In these uncertain days of social distancing and staying at home, Iowans are turning to their gardens in record numbers. Whether planting productive gardens for food security or planting flowers for beauty and solace (usually both), the numbers are up. Home improvement centers across the nation and in Iowa have seen a jump in garden product sales this spring, and local Master Gardener hotlines are fielding an increase in gardening questions.

In a time of health and food worries, many Iowans instinctively understand that growing food is a good idea, spending time outside in the sunshine is healthy, and seeing the miracle of seeds becoming plants and the beauty of flowers helps us mentally.

But gardening enthusiasm isn’t unusual for Iowans who have had a close bond with the soil since the establishment of our state, according to rural Johnson County resident and gardening enthusiast Beth Cody. She’s the author of a new book about the history of Iowa gardening, “Iowa Gardens of the Past: Lost and Historic Gardens of Iowa, 1850-1980.”

Cody asserts, “Iowans have long been avid gardeners, and even influential garden writers and horticultural entrepreneurs. Today’s Iowans are simply returning to their roots.”

Iowans have loved gardening for many generations. Nineteenth-century Iowans indulged in the Victorian fashion for ornamenting their yards, first with trees and shrubs, and later with newly-discovered tropical flowers, in addition to orchards and large vegetable gardens to feed themselves.

By the 1920s, Iowa seed company entrepreneurs like Earl May and Henry Field influenced how people across the nation gardened through the millions of catalogs they sent to customers, and their radio stations that broadcast to thousands of listeners.

During World War II, Iowans outdid themselves in Victory Gardening. An incredible 70% of Iowa households grew Victory Gardens – more than 475,000 gardens totaling 90,000 acres, a fifth of an acre in average size.

• After the war, Iowa’s garden clubs peaked in membership with more than 200 clubs across the state by 1960.

• Growing environmental awareness in the 1970s led to a return to Grandmother’s Garden. Vegetable gardening, as well as interest in daylilies and other flowers that grow easily in Iowa gardens, require fewer pesticides.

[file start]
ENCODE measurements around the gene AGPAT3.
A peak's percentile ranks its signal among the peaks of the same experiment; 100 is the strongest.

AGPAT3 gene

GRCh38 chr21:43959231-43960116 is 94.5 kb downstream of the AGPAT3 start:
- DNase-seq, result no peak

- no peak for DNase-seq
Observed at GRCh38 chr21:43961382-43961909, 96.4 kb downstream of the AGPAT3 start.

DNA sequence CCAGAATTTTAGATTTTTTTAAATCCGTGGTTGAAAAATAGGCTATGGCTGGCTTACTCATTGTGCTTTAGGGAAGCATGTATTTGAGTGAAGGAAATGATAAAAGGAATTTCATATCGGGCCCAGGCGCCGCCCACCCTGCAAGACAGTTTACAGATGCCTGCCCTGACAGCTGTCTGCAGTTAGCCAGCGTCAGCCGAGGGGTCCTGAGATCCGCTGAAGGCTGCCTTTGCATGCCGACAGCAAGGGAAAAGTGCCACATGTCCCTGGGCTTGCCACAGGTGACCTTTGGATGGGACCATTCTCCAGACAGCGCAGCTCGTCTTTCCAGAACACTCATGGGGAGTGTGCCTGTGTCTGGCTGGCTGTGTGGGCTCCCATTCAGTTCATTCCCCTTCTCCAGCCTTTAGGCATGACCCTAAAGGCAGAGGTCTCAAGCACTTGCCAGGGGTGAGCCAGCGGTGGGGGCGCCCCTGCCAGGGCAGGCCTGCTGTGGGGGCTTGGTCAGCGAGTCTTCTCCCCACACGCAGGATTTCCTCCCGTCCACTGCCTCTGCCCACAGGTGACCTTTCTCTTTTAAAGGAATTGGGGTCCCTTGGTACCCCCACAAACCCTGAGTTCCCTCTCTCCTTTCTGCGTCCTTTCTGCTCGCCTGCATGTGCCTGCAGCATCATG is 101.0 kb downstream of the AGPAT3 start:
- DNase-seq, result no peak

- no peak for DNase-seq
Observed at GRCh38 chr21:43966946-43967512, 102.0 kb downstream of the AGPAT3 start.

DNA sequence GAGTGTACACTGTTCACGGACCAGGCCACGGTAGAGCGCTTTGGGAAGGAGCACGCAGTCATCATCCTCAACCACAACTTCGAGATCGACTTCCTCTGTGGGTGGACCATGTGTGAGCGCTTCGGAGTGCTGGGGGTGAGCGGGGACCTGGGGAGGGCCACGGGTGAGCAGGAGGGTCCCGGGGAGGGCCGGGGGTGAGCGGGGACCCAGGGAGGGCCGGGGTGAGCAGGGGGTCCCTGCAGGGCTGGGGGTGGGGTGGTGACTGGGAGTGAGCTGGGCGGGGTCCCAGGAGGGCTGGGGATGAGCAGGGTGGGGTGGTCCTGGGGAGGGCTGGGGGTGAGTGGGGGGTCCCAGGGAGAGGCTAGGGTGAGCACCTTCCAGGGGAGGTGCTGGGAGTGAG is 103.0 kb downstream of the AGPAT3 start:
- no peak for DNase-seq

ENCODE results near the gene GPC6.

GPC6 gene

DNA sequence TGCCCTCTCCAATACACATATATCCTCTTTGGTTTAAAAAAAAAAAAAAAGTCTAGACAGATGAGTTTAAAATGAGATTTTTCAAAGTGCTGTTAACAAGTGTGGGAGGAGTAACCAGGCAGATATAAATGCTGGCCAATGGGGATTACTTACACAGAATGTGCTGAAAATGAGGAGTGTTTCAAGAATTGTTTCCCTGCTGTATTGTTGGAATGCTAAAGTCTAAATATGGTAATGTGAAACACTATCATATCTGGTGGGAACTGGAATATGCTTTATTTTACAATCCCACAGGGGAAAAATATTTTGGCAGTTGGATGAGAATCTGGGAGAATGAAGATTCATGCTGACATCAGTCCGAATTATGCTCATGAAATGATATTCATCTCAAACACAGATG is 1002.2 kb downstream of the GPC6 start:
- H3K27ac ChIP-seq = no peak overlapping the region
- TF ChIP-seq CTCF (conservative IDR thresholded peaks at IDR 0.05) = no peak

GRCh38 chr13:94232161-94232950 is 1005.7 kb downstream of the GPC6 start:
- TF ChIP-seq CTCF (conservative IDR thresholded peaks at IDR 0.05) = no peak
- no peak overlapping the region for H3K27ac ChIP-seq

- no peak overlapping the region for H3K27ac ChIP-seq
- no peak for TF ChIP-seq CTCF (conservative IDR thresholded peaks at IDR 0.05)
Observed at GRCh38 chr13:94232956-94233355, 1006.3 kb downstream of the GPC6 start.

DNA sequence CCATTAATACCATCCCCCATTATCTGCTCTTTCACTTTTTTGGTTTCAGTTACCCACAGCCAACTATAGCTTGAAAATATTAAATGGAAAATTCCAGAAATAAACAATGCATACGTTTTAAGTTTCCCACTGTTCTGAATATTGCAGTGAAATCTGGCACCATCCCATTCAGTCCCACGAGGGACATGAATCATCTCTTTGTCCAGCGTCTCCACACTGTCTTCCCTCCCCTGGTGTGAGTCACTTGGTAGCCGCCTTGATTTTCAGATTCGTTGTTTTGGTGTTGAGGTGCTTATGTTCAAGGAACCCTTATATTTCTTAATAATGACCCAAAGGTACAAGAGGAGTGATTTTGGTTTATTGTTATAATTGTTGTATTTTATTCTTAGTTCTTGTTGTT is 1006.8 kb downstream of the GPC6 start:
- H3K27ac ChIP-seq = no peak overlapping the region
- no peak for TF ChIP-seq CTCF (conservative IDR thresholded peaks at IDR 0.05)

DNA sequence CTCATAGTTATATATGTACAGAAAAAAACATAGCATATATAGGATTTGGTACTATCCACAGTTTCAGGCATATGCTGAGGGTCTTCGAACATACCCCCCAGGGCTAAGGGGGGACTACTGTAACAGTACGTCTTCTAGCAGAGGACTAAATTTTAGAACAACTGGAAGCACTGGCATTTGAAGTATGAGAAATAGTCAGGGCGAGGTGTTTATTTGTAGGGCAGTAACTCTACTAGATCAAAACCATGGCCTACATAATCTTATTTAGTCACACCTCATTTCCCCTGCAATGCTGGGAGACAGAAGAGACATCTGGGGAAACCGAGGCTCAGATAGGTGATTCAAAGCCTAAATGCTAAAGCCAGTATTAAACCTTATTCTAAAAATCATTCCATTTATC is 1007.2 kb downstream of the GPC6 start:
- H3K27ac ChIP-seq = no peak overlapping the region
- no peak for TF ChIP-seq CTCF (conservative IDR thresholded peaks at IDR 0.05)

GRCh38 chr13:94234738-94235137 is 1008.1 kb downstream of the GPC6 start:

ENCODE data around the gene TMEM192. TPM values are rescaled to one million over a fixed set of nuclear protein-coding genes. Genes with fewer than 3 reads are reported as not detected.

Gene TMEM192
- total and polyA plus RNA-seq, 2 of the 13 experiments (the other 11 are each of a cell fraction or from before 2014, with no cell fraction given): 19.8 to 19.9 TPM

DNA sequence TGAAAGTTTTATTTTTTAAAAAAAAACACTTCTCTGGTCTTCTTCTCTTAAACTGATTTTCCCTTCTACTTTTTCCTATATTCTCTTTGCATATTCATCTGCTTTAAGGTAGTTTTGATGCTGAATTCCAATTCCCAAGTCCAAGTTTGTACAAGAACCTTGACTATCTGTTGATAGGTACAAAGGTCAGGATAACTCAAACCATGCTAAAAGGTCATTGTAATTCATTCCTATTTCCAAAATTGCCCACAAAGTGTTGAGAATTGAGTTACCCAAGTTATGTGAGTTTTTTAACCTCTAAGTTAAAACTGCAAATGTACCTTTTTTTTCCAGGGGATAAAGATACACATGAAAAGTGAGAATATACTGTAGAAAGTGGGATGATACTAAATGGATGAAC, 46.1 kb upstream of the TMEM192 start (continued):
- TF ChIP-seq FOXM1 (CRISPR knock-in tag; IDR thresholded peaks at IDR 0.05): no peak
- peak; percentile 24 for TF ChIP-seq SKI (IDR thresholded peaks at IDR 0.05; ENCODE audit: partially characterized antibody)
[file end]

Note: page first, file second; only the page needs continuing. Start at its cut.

• Iowa’s Master Gardener volunteer program, established in 1979, has one of the highest rates of participation in the nation, according to Cody’s research. Iowans love gardening, as well as helping others learn how to garden.

Researching Iowa


Cody should know about Iowa’s long love affair with gardening. She spent five years researching the subject and looking for vintage photos of Iowa gardens in libraries and archives across the state, in online collections and on Ebay.

She found illustrations of Iowa gardens from as early as the 1860s; Victorian-era garden photos; turn-of-the-century postcard images; magazine photos of gardens from the “Roaring Twenties” through the mid-century modern period; and nostalgic Iowa seed catalog art from the 1870s to the 1970s.

Iowa’s gardens have ranged from grand estates in Burlington, Keokuk, and Cedar Rapids to beautiful suburban gardens in Des Moines and Iowa City to lovely flower-filled farmsteads in rural areas in every corner of Iowa.

A reassuring link with the past

The recent increase in gardening is just another chapter in Iowa’s long history of garden interest, says Cody. And during our current troubles, seeing how Iowans gardened in the past provides a reassuring perspective.

“There’s something comforting during these uncertain times in seeing the vintage garden pictures that I’ve included in my book. Our great-grandparents had to deal with world wars, epidemics, and economic depressions. They knew real hardship. And that they were able to make such beautiful gardens despite these disasters – and also in the face of grasshopper plagues, droughts, and some of the worst winters ever recorded – it’s truly inspiring,” said Cody. “It’s ultimately reassuring because it shows us that Iowans persevere. We get through these hard times, we feed ourselves and the rest of the world, and we still manage to create beauty around us.”

Cody’s book is filled with hundreds of vintage images of Iowa gardens and seed catalog art.

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